Interview: Merit

Hailing from Phoenix, AZ, Merit’s brand of twidly emo nicely fills the void left from influential names such as The Get Up Kids and The Promise Ring. Supplying a balance of melancholy and resolution, the quartet are in set to release a new EP titled ‘The Comfort and the Confusion’ later this month.

The four-song set is part two of a trilogy of EPs based around the cycle of life with ‘The Comfort and the Confusion’ serving as part where you accept your role in life and settle who you yet you lose sight of your purpose. Nevertheless the stirring and reflective ‘Here’s To You’ and the wistful ‘I Wish I Had An Invisibility Cloak’ provide moments of content. On the whole, Merit leave a lasting, contemplative impression. And it’s not going to be the last time you will be hearing from them. A third EP (‘The End of Everything’) is to follow whilst a full-length is in the works.

To learn more about Merit, we spoke to guitarist Kris Lewis who discussed the EP trilogy, being compared to “classic” emo bands and their forthcoming album.

AH: So your your new EP, ’The Comfort and The Confusion’, is set to be released in the UK this month. We know this is the latest in a series of EPs. Can you bring us up to date on the history of Merit?
Kris:
Merit started in 2012 when Dain (Griffin – vocals) was looking to start a new project that was moulded after all of those great 90’s emo bands. In 2013 we released our first EP called ‘The Truth About The Twenties’ and did a few West Coast tours in the states to support it. In late 2014 we recorded the series of EP’s that are now being released through Boom Blast and have since toured the US West Coast several more times.

AH: ’TC&TC’ is part of a trio of EPs on the cycle of life. Can you explain the concept and where ‘TC&TC’ fits into it?
Kris: This is the second EP in our series of three. As a whole, the series covers the constant cycles that we go through in life in relation to new experiences. Whether it be a new job, a new romantic relationship or even a new friendship, there tends to be similarities. The first EP: The Sun Will Rise, represents the newness and excitement of this experience. The second EP: ‘The Comfort and the Confusion,’ represents the stage where this new experience isn’t so new anymore and is getting a little stale. It’s easy sometimes to lose appreciation for something when you’re maybe taking it a little for granted. And finally, the third EP: ‘The End of Everything,’ covers the conclusion of that experience. The point in time when you reflect on what you had been through and are happy with that experience being over, or regret the way that it turned out. We’ve tried to illustrate these themes in each EP not only lyrically, but also through the artwork as well as the overall tone of specific songs in each EP.

AH: One thing that drew us to Merit is the comparison to “classic” emo bands like The Get Up Kids, The Promise Ring, Saves The Day and Jimmy Eat World. How do you feel about being likened to those bands?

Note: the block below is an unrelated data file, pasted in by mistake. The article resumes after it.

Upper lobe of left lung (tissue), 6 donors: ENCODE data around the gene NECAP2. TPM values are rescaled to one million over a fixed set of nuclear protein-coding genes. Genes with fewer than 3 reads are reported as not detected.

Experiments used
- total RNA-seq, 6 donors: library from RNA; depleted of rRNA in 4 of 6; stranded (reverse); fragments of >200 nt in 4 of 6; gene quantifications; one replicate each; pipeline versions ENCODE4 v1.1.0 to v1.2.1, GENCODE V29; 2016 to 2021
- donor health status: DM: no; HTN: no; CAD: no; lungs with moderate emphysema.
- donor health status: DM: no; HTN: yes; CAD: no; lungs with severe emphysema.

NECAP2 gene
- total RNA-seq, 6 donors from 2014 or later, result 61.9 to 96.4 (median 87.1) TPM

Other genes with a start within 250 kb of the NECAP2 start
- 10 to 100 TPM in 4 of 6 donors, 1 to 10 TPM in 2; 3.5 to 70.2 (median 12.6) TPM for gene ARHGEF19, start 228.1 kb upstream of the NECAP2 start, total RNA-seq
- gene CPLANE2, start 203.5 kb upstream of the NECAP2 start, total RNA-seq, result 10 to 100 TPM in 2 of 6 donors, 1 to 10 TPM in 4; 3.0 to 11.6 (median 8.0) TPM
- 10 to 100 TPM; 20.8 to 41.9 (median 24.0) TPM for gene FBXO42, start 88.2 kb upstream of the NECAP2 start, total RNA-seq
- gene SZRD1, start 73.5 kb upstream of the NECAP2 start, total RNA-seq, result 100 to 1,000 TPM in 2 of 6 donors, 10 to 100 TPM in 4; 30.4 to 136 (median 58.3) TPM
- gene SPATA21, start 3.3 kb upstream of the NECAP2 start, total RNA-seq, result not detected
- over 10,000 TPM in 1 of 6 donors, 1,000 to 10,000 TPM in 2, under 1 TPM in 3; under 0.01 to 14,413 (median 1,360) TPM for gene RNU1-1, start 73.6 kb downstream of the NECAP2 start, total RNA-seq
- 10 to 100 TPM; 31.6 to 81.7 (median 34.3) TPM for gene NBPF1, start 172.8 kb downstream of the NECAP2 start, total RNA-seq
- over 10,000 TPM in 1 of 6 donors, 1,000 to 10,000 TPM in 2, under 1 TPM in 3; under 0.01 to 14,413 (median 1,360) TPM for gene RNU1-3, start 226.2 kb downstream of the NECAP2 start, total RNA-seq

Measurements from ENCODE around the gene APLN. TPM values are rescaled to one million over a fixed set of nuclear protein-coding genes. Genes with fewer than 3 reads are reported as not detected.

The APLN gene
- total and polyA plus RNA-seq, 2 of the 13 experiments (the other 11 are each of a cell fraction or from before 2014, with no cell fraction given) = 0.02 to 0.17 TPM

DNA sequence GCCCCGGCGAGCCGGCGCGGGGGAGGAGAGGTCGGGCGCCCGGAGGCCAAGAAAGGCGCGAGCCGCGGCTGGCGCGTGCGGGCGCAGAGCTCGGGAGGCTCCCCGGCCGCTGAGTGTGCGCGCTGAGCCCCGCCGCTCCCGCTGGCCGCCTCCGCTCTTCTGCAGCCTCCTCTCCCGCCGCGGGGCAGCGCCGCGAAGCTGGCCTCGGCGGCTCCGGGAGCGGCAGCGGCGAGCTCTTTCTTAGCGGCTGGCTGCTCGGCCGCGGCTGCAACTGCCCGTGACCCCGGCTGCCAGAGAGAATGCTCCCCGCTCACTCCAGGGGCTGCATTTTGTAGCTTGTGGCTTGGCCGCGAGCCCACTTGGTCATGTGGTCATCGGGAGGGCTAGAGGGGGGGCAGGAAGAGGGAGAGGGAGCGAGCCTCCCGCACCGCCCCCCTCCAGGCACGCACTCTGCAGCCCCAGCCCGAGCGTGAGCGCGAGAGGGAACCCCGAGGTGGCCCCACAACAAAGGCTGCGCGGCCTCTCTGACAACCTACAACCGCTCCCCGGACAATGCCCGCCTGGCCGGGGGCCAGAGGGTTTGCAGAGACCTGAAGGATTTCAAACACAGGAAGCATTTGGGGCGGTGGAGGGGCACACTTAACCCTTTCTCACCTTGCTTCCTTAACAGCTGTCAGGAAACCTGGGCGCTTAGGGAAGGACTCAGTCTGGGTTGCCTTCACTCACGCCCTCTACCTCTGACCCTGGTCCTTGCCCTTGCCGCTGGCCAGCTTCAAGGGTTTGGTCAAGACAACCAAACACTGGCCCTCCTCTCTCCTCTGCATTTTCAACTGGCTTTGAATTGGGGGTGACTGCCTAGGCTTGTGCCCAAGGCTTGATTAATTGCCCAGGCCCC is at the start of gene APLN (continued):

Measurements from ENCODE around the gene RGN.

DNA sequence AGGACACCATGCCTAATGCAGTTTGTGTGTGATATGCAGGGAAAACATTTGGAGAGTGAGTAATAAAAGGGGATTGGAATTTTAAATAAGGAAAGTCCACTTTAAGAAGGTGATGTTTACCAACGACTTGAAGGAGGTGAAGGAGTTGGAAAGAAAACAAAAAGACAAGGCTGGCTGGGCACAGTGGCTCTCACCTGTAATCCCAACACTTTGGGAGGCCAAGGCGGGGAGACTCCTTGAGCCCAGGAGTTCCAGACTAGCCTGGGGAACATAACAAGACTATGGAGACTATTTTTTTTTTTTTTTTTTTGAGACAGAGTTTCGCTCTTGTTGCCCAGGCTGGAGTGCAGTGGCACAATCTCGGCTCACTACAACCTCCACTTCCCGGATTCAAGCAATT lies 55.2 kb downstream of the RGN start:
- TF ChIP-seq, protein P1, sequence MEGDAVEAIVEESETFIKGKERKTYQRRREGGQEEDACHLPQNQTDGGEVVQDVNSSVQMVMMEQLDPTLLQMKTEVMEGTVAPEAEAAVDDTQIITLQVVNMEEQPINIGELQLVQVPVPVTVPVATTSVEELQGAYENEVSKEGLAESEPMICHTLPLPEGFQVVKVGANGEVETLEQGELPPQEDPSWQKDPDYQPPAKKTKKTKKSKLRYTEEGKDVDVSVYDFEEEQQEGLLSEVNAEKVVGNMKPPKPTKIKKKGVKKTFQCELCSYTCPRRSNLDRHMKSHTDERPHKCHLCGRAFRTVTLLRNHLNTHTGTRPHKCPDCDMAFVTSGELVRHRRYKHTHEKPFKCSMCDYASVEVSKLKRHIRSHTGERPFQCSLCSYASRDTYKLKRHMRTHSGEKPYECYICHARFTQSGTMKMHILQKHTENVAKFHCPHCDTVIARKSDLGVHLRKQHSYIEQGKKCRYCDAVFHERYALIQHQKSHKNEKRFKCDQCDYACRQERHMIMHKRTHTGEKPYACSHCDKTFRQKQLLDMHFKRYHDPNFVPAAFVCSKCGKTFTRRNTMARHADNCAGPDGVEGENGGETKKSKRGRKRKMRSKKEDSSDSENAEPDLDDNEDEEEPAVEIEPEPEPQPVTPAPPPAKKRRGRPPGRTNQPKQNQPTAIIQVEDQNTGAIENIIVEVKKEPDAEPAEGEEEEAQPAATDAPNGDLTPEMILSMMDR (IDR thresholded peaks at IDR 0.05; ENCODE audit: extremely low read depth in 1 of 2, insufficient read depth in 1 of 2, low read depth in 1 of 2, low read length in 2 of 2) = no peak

Kris: Bands that we definitely draw from are the classic 90’s emo heroes so when people make those comparisons, we take it as a very good thing. Those are all bands Dain and myself grew up listening to and really draw inspiration from. That mid/late 90’s emo movement not only had great song writing, but was also able to illicit such emotional responses from listeners by crafting songs that were not only honest, but also insightful.

AH: Do you consider yourself to be part of the “emo revival” or do you think that phase has certainly passed by now?
Kris: Using the term revival with any genre is always tough because it’s sometimes hard to point to specific years where these revivals have or will take place. I feel like it tends to be a more fluid thing. There are definitely a lot of really great bands right now that are playing a wide range of the emo genre. If people want to associate us with those bands that’s pretty cool.

AH: The release of this EP sees you once again working with Boom Blast Records; a label based in Teeside in the UK. How does a band from Arizona team up with a label from the North East of England?
Kris: It was pretty much luck. We ended up following Dwaine from Boom Blast on Instagram or something and he checked out our music. We’re extremely excited and grateful for this opportunity to be releasing our music in the UK market and can’t wait to hear what people think of it.

AH: We hear you’re currently writing a debut full-length. How far are you into writing the record?
Kris: We’re about five songs in at the moment. We’re really taking our time with all of these new songs, going over every part together and making sure we’re all in on everything.

AH: What can we expect in terms of style and lyrical themes?
Kris: Lyrically I think it’s shaping up to be less straight forward. On the three EP’s Dain and I tended to be kind of literal and these new songs, I feel like, we’re leaving more room open for interpretation. As far as style, we’re still drawing from our favorite bands, but at the same time we’re becoming more comfortable as song writers and just writing together in general.

AH: Finally some of our readers may not be familiar with Merit. Why should they take some time out of their day and you out? What are they missing out on?Kris: We hope people check out our music because we’re a bunch of nice, honest guys writing music people can relate to.

‘The Comfort And The Confusion’ by Merit is released on March 11th on Boom Blast Records.

Merit links: Website|Facebook|Twitter|YouTube

Words by Sêan Reid (@SeanReid86)

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